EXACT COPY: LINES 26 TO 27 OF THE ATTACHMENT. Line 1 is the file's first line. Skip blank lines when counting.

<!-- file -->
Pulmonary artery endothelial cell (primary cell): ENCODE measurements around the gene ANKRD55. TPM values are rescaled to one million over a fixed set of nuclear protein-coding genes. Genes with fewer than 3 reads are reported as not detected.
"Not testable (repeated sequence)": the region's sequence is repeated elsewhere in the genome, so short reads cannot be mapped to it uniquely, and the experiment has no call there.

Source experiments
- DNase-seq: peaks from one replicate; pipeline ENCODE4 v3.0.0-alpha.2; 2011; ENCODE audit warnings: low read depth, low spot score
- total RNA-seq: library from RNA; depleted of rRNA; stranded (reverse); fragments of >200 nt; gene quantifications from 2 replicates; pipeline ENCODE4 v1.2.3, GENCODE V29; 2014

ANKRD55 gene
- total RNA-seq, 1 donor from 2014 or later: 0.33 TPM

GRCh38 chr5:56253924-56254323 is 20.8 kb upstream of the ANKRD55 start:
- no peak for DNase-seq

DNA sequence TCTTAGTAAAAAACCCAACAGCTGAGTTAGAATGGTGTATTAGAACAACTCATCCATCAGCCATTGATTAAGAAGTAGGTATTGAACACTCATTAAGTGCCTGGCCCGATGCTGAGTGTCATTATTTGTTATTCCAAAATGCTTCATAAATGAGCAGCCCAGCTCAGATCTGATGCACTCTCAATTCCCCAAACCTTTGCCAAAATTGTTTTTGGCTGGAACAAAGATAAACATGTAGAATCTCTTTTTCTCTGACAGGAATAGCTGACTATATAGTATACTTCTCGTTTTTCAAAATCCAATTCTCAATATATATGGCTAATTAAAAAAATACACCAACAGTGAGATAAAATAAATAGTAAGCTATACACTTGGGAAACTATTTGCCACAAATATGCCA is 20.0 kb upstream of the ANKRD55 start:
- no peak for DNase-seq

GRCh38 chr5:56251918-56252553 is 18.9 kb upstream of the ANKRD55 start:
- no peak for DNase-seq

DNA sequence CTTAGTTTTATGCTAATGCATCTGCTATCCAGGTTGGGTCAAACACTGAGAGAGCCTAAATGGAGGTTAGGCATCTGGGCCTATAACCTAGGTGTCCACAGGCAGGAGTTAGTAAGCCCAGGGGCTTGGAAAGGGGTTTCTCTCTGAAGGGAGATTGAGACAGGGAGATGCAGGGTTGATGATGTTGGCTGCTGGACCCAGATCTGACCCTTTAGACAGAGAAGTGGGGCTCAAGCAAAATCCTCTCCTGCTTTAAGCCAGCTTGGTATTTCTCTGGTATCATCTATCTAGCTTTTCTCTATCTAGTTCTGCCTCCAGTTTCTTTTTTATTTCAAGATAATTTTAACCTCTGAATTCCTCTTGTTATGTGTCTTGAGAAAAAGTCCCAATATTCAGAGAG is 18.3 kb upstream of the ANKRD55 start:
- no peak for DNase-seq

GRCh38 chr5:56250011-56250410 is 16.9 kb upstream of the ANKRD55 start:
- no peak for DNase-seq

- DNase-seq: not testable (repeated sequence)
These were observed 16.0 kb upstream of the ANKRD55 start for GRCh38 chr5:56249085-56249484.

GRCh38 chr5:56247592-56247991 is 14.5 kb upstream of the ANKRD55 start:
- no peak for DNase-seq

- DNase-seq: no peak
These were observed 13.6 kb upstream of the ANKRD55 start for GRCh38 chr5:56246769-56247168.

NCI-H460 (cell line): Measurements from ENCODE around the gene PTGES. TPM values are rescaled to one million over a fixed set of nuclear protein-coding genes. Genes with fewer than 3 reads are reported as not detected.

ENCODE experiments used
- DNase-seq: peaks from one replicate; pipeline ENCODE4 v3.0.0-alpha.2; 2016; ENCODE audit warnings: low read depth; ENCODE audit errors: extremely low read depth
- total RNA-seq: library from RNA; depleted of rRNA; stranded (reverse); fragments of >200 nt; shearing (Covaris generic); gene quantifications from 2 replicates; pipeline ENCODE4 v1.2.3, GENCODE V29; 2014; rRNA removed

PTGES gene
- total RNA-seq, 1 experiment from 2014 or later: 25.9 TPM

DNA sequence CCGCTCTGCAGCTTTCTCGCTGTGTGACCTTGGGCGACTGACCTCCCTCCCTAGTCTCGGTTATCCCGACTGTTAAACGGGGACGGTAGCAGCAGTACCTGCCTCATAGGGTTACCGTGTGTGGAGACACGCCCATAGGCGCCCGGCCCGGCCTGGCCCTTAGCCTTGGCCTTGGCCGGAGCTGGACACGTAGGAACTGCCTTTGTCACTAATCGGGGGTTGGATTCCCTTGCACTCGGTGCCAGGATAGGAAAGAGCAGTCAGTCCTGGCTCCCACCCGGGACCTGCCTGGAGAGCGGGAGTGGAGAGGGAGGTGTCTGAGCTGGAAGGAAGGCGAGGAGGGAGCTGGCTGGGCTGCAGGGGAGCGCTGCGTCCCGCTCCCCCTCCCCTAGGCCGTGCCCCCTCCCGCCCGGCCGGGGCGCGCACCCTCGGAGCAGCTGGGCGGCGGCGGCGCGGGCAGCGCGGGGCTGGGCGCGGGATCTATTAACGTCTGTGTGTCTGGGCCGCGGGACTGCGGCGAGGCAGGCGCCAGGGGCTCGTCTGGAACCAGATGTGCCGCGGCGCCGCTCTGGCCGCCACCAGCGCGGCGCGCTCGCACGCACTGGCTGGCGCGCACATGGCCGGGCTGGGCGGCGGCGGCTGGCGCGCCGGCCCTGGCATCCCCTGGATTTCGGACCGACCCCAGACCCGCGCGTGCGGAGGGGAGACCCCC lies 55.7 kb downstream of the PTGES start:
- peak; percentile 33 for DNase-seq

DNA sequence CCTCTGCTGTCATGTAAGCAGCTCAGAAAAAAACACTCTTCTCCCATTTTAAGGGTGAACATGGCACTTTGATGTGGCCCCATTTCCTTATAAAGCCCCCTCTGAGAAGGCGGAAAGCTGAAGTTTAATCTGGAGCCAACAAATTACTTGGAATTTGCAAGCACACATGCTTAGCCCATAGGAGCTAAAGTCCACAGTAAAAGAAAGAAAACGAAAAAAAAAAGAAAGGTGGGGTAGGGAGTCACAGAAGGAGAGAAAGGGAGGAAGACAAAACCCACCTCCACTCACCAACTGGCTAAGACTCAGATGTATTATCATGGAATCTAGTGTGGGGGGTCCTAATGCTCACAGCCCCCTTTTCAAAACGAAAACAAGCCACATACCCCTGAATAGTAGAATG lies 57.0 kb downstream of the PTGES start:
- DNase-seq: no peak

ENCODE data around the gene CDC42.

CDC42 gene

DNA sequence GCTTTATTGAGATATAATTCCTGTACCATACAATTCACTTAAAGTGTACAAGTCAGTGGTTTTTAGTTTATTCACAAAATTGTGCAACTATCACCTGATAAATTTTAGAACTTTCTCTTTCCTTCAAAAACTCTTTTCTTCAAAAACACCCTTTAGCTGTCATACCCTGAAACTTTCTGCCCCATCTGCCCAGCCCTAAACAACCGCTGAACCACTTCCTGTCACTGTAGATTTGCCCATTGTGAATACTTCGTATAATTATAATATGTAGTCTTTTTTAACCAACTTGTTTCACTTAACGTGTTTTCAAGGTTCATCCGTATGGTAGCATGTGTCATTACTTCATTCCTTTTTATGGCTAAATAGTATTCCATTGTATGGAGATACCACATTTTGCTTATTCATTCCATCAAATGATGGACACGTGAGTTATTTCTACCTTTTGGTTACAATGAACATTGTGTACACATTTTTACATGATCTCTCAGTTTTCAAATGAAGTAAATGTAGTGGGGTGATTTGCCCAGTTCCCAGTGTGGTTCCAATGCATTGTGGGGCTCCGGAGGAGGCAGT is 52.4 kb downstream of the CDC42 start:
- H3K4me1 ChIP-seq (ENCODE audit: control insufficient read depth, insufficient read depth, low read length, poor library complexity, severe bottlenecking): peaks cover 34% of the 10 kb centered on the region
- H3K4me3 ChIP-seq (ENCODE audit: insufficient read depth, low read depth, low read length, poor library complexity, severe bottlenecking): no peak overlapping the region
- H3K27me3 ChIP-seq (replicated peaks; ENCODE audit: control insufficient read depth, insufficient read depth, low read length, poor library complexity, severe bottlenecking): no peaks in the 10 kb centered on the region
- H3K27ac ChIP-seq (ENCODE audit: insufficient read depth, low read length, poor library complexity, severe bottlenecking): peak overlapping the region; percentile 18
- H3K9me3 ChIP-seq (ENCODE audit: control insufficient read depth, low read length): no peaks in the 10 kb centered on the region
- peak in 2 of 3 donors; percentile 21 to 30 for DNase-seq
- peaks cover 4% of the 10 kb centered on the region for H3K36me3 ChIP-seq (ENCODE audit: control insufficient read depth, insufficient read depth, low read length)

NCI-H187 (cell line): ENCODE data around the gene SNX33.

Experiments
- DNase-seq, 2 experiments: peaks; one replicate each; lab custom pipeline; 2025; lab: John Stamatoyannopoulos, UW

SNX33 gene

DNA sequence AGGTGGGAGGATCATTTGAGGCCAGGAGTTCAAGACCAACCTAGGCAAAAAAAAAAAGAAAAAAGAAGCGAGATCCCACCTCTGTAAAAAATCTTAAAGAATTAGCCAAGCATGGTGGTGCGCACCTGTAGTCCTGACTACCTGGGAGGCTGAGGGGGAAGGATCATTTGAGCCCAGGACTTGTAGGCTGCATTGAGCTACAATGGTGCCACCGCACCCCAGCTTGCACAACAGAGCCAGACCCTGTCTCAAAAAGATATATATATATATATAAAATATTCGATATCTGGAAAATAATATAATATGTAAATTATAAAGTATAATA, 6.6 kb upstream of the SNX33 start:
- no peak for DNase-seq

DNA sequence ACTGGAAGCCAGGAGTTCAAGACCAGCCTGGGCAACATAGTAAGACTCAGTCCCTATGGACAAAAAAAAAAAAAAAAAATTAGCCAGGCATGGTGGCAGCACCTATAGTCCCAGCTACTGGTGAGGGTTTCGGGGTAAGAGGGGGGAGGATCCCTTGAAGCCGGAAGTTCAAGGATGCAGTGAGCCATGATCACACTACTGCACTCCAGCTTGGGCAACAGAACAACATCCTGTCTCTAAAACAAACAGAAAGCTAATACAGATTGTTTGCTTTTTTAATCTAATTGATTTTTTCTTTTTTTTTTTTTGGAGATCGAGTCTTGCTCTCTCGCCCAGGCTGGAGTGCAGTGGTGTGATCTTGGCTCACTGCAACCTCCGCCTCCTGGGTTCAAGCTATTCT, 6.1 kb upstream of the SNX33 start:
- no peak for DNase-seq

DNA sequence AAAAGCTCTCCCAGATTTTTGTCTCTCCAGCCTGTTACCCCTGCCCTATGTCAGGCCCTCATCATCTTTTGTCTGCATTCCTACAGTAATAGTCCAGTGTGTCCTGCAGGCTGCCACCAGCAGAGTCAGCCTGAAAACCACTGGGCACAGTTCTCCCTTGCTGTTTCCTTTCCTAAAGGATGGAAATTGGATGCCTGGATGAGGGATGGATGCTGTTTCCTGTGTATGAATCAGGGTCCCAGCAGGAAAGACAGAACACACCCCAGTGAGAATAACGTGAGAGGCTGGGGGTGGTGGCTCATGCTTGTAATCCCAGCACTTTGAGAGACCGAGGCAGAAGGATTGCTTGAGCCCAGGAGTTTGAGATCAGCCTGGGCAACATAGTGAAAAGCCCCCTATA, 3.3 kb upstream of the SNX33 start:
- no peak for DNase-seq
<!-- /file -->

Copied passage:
- DNase-seq: peaks from one replicate; pipeline ENCODE4 v3.0.0-alpha.2; 2016; ENCODE audit warnings: low read depth; ENCODE audit errors: extremely low read depth
- total RNA-seq: library from RNA; depleted of rRNA; stranded (reverse); fragments of >200 nt; shearing (Covaris generic); gene quantifications from 2 replicates; pipeline ENCODE4 v1.2.3, GENCODE V29; 2014; rRNA removed